- Singularity of Subject. This principle means that only one issue/subject must be deliberated before the assembly at a time. One reason for this is to maintain order and decorum during the deliberations. Besides, members cannot intelligently discuss two or more issues at the same time together. This principle finds expression in no less than the Constitution of the Philippines which provides that: “No bill which may be enacted into law shall embrace more than one subject which shall be expressed in the title of the bill.”
- Full and Free Debate must be Allowed. This principle is founded on the theory that there are at least two sides to every question, and that all sides must be heard before any decision is made on it. Hence, the proponents of the question are given the opportunity to present the virtues of the motion, while the opponents are given as much chance to expose its faults. This way, the entire assembly is properly guided and enlightened and therefore, can proceed to vote intelligently. There are, however, special rules and procedure to expedite a deliberation and appear to curtail this freedom of debate but such rules are promulgated for the greater welfare of the assembly.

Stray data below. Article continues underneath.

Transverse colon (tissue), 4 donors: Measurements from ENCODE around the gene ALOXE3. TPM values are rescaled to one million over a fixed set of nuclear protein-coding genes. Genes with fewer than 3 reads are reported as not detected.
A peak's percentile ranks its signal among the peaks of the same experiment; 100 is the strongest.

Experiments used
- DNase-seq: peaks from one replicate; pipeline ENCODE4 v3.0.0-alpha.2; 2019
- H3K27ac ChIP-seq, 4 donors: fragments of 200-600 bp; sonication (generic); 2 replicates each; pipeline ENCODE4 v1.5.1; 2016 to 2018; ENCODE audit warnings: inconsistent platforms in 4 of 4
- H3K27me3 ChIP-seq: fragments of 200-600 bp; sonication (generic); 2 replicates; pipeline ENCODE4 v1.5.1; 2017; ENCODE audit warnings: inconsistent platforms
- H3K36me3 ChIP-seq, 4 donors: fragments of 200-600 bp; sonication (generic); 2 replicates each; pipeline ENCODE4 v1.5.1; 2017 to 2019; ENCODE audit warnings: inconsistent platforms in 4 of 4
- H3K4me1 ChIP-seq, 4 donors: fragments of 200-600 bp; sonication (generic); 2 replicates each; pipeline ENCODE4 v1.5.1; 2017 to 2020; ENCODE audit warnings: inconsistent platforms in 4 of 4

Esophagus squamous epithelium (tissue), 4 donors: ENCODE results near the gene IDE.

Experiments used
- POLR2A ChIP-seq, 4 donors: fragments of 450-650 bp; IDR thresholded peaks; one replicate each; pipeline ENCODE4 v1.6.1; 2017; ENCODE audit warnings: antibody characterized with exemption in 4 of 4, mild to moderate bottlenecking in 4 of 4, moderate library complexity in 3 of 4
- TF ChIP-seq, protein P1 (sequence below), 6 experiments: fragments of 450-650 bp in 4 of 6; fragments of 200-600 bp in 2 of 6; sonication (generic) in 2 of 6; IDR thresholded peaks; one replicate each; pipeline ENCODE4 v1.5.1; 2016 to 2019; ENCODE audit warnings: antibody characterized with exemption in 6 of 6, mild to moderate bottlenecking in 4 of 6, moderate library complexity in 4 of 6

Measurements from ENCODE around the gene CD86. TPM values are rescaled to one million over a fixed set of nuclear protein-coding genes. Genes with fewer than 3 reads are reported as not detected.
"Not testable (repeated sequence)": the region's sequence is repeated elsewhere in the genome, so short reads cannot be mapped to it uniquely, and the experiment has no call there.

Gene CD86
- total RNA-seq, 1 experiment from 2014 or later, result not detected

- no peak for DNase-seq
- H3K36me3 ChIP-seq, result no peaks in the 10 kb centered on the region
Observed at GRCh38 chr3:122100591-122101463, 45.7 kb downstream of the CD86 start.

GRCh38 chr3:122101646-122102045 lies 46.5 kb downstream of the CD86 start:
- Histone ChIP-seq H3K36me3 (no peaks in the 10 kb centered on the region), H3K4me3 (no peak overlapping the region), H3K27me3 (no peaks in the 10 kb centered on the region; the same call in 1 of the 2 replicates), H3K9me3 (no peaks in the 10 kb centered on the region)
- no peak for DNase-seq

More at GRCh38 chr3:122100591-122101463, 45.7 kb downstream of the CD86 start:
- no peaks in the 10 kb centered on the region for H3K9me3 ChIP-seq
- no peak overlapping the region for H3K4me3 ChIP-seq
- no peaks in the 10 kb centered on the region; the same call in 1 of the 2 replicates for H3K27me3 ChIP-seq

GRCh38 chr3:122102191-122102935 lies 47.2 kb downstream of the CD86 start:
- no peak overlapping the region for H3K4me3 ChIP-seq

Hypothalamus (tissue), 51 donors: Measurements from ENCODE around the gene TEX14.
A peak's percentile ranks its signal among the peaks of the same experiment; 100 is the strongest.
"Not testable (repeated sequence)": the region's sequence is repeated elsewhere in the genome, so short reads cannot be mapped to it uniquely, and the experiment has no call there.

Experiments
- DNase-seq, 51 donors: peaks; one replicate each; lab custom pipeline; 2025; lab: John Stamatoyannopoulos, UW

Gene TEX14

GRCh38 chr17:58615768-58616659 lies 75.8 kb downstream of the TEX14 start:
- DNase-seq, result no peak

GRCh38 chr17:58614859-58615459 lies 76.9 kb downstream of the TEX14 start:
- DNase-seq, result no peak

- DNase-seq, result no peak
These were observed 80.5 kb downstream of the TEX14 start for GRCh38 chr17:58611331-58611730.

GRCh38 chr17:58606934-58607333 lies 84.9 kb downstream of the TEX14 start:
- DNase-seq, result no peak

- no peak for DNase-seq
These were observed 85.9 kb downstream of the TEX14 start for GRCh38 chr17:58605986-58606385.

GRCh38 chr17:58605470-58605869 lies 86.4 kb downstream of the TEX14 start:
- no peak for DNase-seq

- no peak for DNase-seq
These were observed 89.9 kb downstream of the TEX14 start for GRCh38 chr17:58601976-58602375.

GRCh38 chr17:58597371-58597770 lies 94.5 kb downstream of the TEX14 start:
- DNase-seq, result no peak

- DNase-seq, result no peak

- Every Motion must be Voted Upon. Although there are some exceptions, all motions must be disposed of by voting for their proper disposition. A motion or question may be voted upon to dispose temporarily or permanently, affirmatively or negatively, but in any case, it should be put to vote because it only through this voting process that the will of the assembly may be determined. There are, however, parliamentary prerogatives that deals with motions specifically which conforms to the kind of motion in which a motion may be disposed peculiar to voting proceeding.
- Group Interest must Prevail. Every member is an integral part of the organization; each one plays a vital role in the collective effort of the entire group. A member’s personality must be subordinate to that of the organization. Every member, therefore, should strive to effect teamwork with the other members. If every member were to insist on his own personal desires and ideas and wishes, and in opposing the views and desires of others, the resulting lack of unity and harmony would seriously hamper the ability of the organization to transact business and may even cause its dissolution.
- The Presiding Officer must be Impartial. The presiding officer’s task involves great responsibilities and requires not only parliamentary skill but also the delicate exercise of profound judgment, discretion, and tact. Aside from steering the meeting, the P.O. is likewise tasked as moderator in heated debates in which personalities and opinions oftentimes clash. He should not take sides in a debate, and should volunteer information or advance his personal opinion only when the need arises. As a member of the organization, he is still entitled to participate in the proceedings only after relinquishing his chair to other member.
These principles are universal. Assemblies convene with the implied understanding that their proceedings will be conducted in accordance with these fundamental rules.
- Orendain, A. (1992). Parliamentary Rules 10th Edition. Quezon City: Alpha Omega Publications.
- Roberts, H. (2010). Robert’s Rules of Order 11th Edition. New York: American Legal Publishing.